The Swedish Data Protection Authority (DPA) has investigated a co-operative housing association’s use of video surveillance on its property. The DPA concludes that the association has gone too far when using video surveillance in the main entrance and the stairwell and when recording audio.
The Swedish DPA has received complaints claiming that a co-operative housing association monitors the stairwell in the association’s apartment building. The DPA has now finished an audit of the association.
The Swedish Data Protection Authority’s investigation shows that the association has four surveillance cameras installed. Two are located in the stairwell, one in the main entrance and one is directed towards a distribution box in the association’s storage room. All cameras record video and audio non-stop 24 hrs 7 days a week.
For the two cameras set up in the stairwell, the Swedish Data Protection Authority notes that these allow the association to map the habits, visits and social circle of the residents. “Already the fact that the surveillance is of the residents and their home environment means that it requires very strong reasons for the monitoring to be allowed,” writes the authority in its decision.
– Under special circumstances, a co-operative housing association may monitor a stairwell. However, in order for such surveillance to be allowed, the association must be able to demonstrate a pressing need for such video surveillance and that has not been the case here, says Nils Henckel, legal advisor at the Swedish DPA.
The third camera is set up at the main entrance and the association states that it is to combat problems with vandalism, which it had experienced during two months in 2018. The Swedish DPA stresses the obligation to continuously review whether a need for video surveillance is justified and concludes that no such need was still present to date.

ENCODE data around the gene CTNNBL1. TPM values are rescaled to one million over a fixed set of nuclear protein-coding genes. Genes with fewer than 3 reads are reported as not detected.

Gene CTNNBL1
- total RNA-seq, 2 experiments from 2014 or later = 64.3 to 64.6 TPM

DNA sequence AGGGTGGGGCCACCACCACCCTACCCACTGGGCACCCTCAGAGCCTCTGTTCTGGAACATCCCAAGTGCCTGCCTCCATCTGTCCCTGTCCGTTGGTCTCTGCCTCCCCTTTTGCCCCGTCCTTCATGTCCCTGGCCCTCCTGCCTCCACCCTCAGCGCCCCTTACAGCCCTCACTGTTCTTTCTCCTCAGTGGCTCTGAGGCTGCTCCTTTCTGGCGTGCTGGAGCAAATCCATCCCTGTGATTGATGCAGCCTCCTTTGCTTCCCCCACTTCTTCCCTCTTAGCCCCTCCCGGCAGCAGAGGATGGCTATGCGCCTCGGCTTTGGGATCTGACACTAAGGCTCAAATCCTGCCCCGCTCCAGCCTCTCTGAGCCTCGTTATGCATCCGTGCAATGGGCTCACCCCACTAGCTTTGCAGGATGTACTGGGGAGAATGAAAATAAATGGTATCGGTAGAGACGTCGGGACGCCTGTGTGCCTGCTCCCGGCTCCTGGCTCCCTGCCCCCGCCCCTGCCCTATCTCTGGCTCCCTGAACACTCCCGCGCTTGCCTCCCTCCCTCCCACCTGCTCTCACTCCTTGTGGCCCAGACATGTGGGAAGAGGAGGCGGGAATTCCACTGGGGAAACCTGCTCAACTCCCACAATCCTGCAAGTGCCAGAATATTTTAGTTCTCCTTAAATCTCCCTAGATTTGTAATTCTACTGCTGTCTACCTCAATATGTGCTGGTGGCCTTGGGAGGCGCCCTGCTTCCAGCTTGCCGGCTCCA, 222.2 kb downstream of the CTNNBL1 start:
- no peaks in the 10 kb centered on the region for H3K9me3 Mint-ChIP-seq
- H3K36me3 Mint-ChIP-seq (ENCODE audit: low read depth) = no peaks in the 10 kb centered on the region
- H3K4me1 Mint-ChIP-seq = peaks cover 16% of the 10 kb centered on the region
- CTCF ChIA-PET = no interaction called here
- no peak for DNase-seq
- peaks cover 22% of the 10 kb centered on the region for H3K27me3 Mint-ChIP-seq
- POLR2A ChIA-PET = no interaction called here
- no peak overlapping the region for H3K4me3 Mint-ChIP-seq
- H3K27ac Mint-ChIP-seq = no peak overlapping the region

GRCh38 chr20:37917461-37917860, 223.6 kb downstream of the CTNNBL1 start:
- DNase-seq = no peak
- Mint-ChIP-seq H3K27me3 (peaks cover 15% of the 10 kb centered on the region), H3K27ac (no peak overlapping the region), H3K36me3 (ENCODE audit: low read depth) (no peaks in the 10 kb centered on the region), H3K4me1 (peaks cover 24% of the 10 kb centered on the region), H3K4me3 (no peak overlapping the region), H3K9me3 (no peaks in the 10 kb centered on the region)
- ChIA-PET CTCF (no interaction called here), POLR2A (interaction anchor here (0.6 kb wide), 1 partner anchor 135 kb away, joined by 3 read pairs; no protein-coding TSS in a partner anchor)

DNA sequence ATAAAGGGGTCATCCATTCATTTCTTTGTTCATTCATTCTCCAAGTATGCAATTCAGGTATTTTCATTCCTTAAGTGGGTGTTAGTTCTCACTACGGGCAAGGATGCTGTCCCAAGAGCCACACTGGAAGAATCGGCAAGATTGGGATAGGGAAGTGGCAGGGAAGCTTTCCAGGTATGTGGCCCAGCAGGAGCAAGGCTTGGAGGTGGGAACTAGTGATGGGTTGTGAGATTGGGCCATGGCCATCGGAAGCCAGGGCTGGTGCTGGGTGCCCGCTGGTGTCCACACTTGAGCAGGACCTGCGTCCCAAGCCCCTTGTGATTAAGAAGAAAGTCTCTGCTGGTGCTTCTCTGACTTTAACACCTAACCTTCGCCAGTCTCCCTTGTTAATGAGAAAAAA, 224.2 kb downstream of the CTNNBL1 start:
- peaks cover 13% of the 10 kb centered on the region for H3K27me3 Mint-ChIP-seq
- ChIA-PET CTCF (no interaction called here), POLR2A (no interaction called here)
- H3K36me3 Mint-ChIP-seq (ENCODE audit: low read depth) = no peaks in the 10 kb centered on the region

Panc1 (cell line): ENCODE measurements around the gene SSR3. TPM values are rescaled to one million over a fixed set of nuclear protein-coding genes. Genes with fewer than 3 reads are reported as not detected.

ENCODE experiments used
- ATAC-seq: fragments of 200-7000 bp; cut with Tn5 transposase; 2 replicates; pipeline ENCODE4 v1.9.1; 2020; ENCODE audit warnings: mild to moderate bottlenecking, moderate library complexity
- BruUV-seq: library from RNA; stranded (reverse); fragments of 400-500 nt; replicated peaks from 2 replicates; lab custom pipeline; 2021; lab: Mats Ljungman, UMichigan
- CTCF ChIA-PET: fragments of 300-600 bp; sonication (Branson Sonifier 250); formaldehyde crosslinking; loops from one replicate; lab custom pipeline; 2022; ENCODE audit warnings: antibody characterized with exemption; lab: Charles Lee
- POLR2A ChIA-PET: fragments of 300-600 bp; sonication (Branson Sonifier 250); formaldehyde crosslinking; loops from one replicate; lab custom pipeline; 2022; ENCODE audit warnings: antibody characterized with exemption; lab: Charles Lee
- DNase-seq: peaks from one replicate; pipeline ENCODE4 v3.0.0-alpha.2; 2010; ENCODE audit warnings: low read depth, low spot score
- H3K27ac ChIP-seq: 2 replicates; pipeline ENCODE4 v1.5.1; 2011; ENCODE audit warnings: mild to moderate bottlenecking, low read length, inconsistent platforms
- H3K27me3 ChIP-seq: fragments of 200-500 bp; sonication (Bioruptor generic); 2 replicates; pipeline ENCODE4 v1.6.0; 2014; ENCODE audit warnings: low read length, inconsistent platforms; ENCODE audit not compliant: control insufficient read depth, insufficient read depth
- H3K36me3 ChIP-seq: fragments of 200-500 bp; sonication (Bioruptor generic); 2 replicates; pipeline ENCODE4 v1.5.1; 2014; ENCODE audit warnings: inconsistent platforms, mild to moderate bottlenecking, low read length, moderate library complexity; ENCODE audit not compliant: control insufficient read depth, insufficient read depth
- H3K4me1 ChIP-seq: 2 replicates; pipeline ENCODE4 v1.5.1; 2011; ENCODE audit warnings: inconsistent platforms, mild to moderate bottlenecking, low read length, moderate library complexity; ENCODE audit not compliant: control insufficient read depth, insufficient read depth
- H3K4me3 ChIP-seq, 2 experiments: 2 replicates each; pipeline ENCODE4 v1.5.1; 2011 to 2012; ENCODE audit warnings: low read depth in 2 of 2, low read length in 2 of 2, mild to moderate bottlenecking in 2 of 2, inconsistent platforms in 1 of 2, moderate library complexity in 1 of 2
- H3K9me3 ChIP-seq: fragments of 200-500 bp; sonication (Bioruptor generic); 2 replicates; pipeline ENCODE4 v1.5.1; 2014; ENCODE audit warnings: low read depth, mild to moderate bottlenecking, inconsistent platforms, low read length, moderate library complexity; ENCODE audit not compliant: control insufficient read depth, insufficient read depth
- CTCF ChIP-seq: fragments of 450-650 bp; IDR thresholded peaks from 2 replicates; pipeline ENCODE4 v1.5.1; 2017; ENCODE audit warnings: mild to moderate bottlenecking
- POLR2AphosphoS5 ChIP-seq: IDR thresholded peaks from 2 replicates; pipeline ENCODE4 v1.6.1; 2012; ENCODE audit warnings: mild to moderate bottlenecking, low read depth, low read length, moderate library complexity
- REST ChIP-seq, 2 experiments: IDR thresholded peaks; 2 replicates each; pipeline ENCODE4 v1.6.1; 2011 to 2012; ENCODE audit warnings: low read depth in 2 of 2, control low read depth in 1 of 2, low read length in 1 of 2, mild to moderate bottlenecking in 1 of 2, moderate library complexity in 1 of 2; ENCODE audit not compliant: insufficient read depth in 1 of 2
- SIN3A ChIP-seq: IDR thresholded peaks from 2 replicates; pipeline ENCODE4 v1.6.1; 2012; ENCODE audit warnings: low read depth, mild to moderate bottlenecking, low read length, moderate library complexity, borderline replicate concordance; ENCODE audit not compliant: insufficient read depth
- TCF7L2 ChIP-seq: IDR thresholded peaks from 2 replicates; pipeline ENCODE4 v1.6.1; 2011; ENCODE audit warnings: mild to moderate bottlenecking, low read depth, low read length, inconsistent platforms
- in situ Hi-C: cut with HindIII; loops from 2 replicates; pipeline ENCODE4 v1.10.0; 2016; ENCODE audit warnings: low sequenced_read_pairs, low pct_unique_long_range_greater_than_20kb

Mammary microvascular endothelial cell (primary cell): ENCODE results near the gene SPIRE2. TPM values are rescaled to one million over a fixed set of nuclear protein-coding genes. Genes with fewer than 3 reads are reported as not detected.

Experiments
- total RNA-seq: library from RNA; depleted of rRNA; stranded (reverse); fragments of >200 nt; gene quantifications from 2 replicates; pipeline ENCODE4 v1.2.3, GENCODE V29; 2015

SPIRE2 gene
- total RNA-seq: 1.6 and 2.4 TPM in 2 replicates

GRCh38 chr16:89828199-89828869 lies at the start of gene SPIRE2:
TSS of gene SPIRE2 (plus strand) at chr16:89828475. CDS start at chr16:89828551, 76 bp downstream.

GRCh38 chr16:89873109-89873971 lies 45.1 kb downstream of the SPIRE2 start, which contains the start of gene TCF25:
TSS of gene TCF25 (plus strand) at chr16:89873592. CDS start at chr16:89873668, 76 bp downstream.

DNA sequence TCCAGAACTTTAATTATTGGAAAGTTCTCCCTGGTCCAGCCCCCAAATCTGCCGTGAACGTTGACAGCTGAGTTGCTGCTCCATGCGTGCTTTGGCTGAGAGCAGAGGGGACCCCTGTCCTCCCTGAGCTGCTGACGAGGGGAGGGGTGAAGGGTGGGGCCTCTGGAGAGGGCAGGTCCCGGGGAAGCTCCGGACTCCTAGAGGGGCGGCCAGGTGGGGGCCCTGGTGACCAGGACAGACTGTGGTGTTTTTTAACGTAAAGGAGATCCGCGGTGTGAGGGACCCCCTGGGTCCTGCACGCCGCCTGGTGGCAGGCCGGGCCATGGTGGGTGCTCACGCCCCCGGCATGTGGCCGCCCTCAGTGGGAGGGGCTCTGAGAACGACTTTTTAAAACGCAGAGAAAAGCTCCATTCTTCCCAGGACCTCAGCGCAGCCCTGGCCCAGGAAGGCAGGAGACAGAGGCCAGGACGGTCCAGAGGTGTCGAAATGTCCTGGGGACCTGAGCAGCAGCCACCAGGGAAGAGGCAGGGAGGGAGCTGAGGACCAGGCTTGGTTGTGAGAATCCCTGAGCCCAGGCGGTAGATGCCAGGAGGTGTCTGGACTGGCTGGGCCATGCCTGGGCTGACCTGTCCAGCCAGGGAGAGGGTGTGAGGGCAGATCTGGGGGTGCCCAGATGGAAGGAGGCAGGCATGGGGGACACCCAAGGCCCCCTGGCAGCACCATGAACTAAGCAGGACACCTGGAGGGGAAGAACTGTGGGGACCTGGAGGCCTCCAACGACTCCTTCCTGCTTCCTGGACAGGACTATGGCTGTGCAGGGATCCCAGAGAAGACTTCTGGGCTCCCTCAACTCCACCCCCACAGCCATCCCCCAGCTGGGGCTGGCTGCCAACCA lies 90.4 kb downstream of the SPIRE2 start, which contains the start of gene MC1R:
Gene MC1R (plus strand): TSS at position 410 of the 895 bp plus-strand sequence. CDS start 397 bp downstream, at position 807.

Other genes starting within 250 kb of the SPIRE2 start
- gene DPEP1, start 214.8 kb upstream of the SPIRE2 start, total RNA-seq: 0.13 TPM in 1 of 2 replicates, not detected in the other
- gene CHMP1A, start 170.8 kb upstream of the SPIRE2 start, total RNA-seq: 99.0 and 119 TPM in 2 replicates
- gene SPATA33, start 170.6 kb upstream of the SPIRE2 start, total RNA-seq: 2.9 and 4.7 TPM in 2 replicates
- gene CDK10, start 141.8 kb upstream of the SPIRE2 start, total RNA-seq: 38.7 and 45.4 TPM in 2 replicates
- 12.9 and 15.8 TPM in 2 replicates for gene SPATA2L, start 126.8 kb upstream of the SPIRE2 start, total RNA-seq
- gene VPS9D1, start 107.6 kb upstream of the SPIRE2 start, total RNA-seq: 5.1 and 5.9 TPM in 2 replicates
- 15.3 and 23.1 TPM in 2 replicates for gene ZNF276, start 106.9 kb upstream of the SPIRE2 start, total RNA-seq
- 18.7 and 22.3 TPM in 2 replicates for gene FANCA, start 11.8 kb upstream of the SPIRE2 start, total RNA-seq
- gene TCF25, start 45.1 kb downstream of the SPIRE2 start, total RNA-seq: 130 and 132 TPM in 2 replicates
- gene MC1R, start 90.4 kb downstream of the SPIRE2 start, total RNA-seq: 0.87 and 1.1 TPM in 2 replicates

As for the fourth camera, which is directed towards the distribution box, the DPA concludes that it must be re-directed so that it does not monitor the residents’ storage facilities.
Furthermore, the Swedish Data Protection Authority notes that audio recording constitutes an additional intrusion into the private sphere, in particular when recorded in a residential building, and that there are no circumstances that motivates such intrusion in this case.
The Swedish DPA also concludes that the association has failed to properly inform the residents about the video surveillance. That includes the lack of information about the data controller, where to turn to for further detailed information and that audio is recorded, which is a particularly severe omission.
The Swedish Data Protection Authority orders the co-operative housing association to stop the video surveillance of the stairwell and entrance, to cease audio recording for the surveillance camera by the distribution box and to improve the information provided concerning the video surveillance. The Swedish Data Protection Authority furthermore issues an administrative fine of 20 000 Swedish kronor (approximately 2 000 euro) against the association. When calculating the amount of the fine, consideration was taken to the fact that it was a smaller co-operative housing association.
To read the press release in Swedish, click here
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